Also, choose solution structure carefully. You don't want one project containing 80% of all code, and the rest spread on ten other projects. Or consider having Team A work on projectset #1, and Team B working on projectset #2, which depends on what Team A has produced. Provide separate solution files for each Team, let Team A deliver libraries to Team B, and integrate them in Team B's solution by using assembly references (instead of project references).

Take those options with a grain of salt, though. Once signatures of methods invoked by other assemblies are actually altered, the compiler will not be able to pick that up, and runtime errors will occure. In addition, these approaches require stable assembly version numbers.

Wednesday, March 31, 2010

And I shall call it "Foreign Key Cascade Delete"

I know it sounds kind of stupid trying to implement cascade delete in T-SQL, when all you have to do is to activate the "cascade delete" option on each foreign key within the association graph. Similarly stupid as implementing referential integrity by hand.

But imagine a case where you generally don't want cascade delete in normal production mode (because no user should be able to delete a parent row which has any child rows still referencing it). And unfortunately there are those rare occasions, when just for the moment, for one single parent row, cascade delete would make sense again, because you really have to get rid of it, only exceptionally.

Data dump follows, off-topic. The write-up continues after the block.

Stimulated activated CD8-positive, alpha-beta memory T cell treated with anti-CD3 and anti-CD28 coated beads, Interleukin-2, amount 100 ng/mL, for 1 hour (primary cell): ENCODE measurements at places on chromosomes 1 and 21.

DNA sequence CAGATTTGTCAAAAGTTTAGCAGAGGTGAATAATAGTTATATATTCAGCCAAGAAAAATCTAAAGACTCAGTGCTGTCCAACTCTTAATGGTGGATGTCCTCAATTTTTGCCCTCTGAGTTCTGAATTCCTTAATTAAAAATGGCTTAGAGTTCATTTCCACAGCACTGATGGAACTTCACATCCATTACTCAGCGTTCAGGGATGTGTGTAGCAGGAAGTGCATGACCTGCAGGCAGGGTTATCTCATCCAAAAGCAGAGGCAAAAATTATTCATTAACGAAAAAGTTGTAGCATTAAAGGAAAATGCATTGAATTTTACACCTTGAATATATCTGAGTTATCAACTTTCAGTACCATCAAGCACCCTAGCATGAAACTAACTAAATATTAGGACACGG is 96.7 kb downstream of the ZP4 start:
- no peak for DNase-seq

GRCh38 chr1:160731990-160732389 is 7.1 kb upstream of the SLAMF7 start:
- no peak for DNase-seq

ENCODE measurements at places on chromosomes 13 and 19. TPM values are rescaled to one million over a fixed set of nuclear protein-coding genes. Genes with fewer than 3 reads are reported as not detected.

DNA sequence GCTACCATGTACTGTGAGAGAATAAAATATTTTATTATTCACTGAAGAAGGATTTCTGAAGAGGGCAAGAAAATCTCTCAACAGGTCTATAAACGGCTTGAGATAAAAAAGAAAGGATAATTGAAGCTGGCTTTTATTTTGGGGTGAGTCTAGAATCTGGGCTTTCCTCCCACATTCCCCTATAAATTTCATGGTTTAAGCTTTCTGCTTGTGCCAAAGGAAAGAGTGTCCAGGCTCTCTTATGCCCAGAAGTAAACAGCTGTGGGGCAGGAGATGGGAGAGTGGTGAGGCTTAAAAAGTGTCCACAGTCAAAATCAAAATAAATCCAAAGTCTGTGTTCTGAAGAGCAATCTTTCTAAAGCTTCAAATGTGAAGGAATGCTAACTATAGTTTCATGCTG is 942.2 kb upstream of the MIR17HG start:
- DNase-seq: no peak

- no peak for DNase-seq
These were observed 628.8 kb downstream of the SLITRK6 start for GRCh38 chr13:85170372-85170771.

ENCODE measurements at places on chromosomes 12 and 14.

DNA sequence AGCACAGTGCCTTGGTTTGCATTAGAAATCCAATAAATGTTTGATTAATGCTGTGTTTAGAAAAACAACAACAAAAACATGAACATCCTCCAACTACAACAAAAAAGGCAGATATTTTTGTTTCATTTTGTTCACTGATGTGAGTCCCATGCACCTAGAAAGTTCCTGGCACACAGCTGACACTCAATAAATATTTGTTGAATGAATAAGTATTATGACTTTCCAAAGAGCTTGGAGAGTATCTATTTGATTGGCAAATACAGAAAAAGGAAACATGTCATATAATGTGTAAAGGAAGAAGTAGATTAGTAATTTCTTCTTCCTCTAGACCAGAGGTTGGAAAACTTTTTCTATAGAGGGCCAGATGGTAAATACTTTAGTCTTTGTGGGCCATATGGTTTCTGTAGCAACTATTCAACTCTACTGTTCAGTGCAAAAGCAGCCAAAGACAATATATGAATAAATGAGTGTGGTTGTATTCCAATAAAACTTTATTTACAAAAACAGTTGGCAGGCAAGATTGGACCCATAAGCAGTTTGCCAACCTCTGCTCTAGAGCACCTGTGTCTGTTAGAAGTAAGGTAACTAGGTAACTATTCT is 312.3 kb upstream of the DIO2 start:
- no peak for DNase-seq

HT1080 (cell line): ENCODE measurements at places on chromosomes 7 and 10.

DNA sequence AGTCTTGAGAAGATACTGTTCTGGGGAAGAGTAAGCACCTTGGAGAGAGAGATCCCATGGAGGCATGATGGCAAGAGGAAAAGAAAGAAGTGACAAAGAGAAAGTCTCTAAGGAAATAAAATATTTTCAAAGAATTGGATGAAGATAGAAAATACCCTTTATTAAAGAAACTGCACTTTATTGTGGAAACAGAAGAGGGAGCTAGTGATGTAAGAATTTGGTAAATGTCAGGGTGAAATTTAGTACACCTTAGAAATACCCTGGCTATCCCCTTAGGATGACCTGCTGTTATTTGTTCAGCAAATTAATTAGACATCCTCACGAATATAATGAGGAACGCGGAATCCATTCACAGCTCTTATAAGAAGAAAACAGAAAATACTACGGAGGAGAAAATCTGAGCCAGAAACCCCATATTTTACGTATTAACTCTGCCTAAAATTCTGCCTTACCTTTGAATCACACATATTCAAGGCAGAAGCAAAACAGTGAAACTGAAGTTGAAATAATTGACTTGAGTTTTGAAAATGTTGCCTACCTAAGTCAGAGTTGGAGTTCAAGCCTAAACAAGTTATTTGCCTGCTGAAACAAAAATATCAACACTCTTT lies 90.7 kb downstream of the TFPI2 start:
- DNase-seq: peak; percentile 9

Of course one could simply activate cascade deletes for this single transaction. But I don't like to change database schemas in production.

The guys at sqlteam.com came up with a different solution: A stored procedure, invoked recursively, traversing over all foreign key relations and deleting child rows bottom-up.

Sounded nice, but did not work in our case. The approach was based on nested subqueries, and from about 8 nested queries on, SqlServer refused to even calculate a query execution plan (I do have sympathy for SqlServer here, I wouldn't enjoy building an execution plan on queries like this either. And even with a plan, the performance would most likely be extremely poor). Plus the script could not handle foreign key relation cycles (I mean cycles on a table-basis, not on a row-basis; the latter can't be solved anyway), a fact that caused a stored procedure "stack overflow" (the limit is 32 recursive calls) on our database.

I then started to adapt the sqlteam.com script in order to make it work, and was about halfway done, when I noticed that commentator GreySky had already provided a solution which was following the same approach I had planned for. He solved the execution plan / performance issue by storing parent primary key values in a temptable, together with information about the current call level, so that the delete criteria would be ONE simple IN-subselect instead of many nested subselects.

So GreySky's script worked fine, with the exception that it still did not handle cycles in foreign key relations. But at this point, with a temptable holding all parent primary keys at hand, this was a simple task. I only had to add an extra column storing the table name that the primary keys belonged to. Thus it was possible to extend the statement's where-criteria to "visit" only those child rows, that had not been marked for deletion before. (Nearly) like Dijkstra's algorithm, you know ;-) Works like a charm!